For me, pursuing GPP results in less chronic injuries, certainly much less than I suffered as a long distance runner. And since there is so much variety, when I do suffer an injury or niggle, there’s almost always some other workout I can do instead. I still remember the frustration of being injured as a runner and not being able to run, somehow ignoring the vast array of other training that is available.

Now, not only do I look better (I have more muscle mass and definition), I can still run fast. However I rarely run more than 5km now and I no longer see myself as ‘a runner’ exclusively.

Although the main site has a workout of the day (WOD) many of the affiliates post their own workouts on individual sites. In fact one of the reasons for the rapid growth is ‘open-source’ policy and the widespread adoption of the Internet. One of the conditions to become an affiliate is have a website linking back to the main site, and Crossfit encourages regular posting on affiliate sites. This shows great vision of the power of the Internet, and ensures that Internet searches are awash with Crossfit websites. Google returns 829,000 results for ‘Fitness First’, 926,000 for ‘Gold’s Gym’ and 1,100,000 for ‘Crossfit’.  

Advantages of Crossfit

  • Probably the best program for GPP that I’ve seen
  • Variety
  • The functional movements 
  • The program has excellent online support
  • The program is free and transparent

Disadvantages of Crossfit

  • Not ideal for most sport specific training
  • Some of the exercises are relatively complex, and beginners may feel either overwhelmed or perform them incorrectly
  • There is a vocal minority that view Crossfit as the ‘one true way’ and insist that it is the ideal workout no matter what a persons goals are. Even Greg Glassman (founder of Crossfit) doesn’t claim this.
  • There’s some pretty dodgy music on some of the videos on the website!

I was interested enough in Crossfit to sign up for the Crossfit Journal (25 USD a year), which gives access not only to the current journal, but to the entire back catalogue. As well as articles, it also includes videos and lectures. Still a bargain, even with the plummeting  UK pound. Even without paying a penny there is a vast array of free articles and videos on the various websites.

I also attended the iCourse in London run by Crossfit London, which was great fun – I’ll write a review in due course.

And if you thought it was just for athletes and the military check out this Crossfit Journal entry, that shows a workout with a 77 year old woman using the Crossfit principles.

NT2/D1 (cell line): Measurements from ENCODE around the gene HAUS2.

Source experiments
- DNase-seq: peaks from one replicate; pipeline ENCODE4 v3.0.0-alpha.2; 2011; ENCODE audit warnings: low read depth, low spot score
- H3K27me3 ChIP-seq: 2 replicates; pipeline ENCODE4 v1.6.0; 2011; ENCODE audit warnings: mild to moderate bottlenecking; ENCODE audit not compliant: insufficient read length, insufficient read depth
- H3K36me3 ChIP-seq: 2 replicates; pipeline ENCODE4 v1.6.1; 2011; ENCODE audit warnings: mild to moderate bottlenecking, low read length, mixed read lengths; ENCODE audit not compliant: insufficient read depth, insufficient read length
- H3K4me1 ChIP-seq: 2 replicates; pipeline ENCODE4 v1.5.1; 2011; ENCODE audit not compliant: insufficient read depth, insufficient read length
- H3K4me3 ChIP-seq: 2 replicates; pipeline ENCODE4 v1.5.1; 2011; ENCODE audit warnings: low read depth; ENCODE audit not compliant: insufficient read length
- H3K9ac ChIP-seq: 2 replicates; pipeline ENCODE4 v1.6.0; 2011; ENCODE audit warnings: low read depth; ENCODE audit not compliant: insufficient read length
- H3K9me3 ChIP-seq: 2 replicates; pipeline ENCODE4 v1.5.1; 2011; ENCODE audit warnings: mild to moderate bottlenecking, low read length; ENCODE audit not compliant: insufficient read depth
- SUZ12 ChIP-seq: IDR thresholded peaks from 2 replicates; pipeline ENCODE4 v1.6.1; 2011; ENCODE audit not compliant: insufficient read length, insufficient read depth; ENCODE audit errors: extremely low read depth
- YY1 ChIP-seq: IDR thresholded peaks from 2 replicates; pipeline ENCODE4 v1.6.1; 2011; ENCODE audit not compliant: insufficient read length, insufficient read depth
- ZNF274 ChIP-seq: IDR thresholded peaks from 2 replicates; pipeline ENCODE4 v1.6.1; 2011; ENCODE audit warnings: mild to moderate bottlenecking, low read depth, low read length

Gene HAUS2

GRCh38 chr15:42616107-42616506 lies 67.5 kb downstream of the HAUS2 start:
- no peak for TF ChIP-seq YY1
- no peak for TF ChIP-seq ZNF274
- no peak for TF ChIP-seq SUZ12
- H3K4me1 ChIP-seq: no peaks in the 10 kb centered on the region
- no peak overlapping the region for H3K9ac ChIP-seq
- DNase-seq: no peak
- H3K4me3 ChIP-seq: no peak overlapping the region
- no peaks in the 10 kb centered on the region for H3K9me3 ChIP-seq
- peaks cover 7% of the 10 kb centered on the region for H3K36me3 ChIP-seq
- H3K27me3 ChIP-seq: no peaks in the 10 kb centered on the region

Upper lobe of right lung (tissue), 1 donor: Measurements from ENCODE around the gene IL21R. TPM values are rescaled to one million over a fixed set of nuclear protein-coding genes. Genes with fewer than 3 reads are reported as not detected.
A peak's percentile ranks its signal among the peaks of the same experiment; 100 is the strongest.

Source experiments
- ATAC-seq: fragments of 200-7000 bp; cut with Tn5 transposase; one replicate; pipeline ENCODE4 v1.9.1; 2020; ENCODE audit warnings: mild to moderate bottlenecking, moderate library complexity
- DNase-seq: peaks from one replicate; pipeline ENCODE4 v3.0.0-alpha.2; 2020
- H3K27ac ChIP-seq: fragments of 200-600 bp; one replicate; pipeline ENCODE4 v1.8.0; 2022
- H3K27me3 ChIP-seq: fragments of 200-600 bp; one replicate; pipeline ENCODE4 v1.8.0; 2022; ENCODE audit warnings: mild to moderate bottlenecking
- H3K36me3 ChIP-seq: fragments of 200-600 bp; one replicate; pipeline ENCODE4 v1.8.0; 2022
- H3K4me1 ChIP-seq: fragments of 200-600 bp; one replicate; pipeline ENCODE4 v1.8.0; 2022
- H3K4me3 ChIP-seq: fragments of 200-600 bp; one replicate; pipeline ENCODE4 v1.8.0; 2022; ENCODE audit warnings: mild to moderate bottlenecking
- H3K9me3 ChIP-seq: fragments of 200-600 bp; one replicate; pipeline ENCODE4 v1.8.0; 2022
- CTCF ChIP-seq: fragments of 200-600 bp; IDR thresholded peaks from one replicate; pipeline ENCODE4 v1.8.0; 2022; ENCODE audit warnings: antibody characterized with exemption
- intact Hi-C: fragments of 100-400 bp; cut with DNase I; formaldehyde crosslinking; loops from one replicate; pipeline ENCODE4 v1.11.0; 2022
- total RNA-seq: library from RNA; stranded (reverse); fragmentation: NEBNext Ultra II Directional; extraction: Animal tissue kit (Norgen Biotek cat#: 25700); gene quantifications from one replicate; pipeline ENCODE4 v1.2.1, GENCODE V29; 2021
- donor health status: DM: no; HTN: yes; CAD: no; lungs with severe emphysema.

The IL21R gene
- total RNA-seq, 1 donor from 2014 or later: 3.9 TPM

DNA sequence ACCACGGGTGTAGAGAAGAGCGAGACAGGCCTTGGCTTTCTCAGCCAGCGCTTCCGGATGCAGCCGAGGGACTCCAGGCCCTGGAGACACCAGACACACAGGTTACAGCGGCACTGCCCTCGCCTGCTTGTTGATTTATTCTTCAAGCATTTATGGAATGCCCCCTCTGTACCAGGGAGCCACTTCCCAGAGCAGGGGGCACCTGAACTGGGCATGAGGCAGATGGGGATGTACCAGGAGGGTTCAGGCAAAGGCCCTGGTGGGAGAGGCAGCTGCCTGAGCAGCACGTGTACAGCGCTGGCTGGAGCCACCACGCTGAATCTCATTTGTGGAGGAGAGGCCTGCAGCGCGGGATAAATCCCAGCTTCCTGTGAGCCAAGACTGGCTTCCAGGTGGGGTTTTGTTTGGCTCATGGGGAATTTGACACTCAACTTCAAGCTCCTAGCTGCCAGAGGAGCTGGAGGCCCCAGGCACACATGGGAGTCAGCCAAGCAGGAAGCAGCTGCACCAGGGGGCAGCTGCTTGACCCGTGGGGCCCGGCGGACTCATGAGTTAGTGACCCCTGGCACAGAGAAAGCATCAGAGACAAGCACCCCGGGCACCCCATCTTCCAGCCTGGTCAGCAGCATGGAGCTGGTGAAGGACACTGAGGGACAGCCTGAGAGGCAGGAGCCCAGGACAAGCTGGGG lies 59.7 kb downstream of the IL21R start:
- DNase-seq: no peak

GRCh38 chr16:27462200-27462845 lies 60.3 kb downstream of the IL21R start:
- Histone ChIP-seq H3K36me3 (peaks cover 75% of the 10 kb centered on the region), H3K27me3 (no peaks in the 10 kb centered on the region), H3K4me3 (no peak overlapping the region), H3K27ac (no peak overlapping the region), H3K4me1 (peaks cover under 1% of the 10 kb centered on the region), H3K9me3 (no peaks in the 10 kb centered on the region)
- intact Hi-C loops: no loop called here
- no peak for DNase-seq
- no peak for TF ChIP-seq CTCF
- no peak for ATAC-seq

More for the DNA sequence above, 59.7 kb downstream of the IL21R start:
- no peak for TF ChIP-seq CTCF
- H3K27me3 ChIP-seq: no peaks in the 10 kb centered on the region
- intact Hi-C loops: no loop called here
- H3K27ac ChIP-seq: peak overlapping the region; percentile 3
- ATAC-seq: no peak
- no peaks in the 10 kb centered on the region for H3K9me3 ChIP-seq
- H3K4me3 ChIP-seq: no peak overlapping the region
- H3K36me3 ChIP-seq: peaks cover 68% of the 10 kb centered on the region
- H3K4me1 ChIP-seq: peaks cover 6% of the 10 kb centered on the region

More information is available on the Crossfit Site.

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What can I do about uneven muscle development?

No-one wants to be lopsided

No-one wants to be lopsided - by bibingkalove

What do I mean by uneven muscle development?

I’m not talking about the chest being stronger than back, or quads stronger than hamstrings, although these can cause their own problems. In this case I mean that one half of the body being stronger than the other.

This is not unusual since most people favour my side of the body over the other. I’m right-handed, so I naturally favour my right side. I dislocated my left arm five years ago, so I’ve had a significant difference in strength for some time.

What problems can it cause?

In a word – injury. When one side of the body is stronger than the other then it will take a greater proportion of the load when working. For instance, when pressing a weight overhead, my right hand side presses more than my left. This puts an uneven load through the rest of the muscles in the body. As I noted in this post, my right side is visibly larger than my left, not just in the arms but right through the muscles on the back. These injuries are not limited to lifting weights either – runners with uneven muscle development are just waiting for an injury.

More bilateral lifting (or pulling) won’t help either. Since the stronger side of the body is always lifting more of the weight, it continues to get stronger. The weaker side gets stronger too, but the strong side is always ahead.

What can I do about it?

One of the best ways to tackle this problem is to incorporate unilateral movements into your exercises. Dumbells are excellent in this regard.

Here’s a selection of dumbbell exercises. Although you can do these exercises with two dumbells, for the purposes of muscle balance you should use just one arm at a time.

  • Dumbbell press, push press and push jerk
  • Dumbbell deadlifts
  • Dumbbell snatches
  • Dumbbell rows
  • Dumbbell bench press
  • Dumbbell curls
  • Dumbbell squat
  • Dumbbell overhead squat

You can also use uneven exercises. For instance I used uneven pushups today with one hand on a dumbell and the other on the floor.

Some unilateral exercises

  • Uneven pushups – use a dumbbell, a bosu ball or books
  • One leg squat.
  • Use the cable machine  with one arm for pulling and pushing

Other recommendations are to try and use the weaker arm in day to day activities, like brushing your teeth, turning on a tap or using a computer mouse with the weaker arm.

At the moment I try and have at least one workout a week that consists purely of unilateral work, with the aim of correcting my uneven muscle development.

Workout: DB overhead press, DB rows, DB deadlift, DB curls,  uneven pushups